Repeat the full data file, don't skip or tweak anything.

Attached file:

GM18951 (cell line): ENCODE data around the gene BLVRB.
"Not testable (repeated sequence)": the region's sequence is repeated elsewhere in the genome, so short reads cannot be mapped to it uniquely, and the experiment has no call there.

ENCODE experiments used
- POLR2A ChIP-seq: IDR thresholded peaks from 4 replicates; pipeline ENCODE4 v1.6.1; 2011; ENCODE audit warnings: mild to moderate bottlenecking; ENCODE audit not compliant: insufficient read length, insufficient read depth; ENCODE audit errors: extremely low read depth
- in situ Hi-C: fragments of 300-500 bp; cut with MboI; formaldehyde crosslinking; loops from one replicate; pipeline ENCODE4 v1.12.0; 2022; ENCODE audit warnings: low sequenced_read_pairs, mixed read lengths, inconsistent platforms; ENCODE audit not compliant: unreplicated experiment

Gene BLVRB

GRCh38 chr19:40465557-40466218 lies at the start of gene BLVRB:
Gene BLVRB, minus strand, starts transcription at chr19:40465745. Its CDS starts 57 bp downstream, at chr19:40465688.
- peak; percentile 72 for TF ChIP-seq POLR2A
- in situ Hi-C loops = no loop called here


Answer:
GM18951 (cell line): ENCODE data around the gene BLVRB.
"Not testable (repeated sequence)": the region's sequence is repeated elsewhere in the genome, so short reads cannot be mapped to it uniquely, and the experiment has no call there.

ENCODE experiments used
- POLR2A ChIP-seq: IDR thresholded peaks from 4 replicates; pipeline ENCODE4 v1.6.1; 2011; ENCODE audit warnings: mild to moderate bottlenecking; ENCODE audit not compliant: insufficient read length, insufficient read depth; ENCODE audit errors: extremely low read depth
- in situ Hi-C: fragments of 300-500 bp; cut with MboI; formaldehyde crosslinking; loops from one replicate; pipeline ENCODE4 v1.12.0; 2022; ENCODE audit warnings: low sequenced_read_pairs, mixed read lengths, inconsistent platforms; ENCODE audit not compliant: unreplicated experiment

Gene BLVRB

GRCh38 chr19:40465557-40466218 lies at the start of gene BLVRB:
Gene BLVRB, minus strand, starts transcription at chr19:40465745. Its CDS starts 57 bp downstream, at chr19:40465688.
- peak; percentile 72 for TF ChIP-seq POLR2A
- in situ Hi-C loops = no loop called here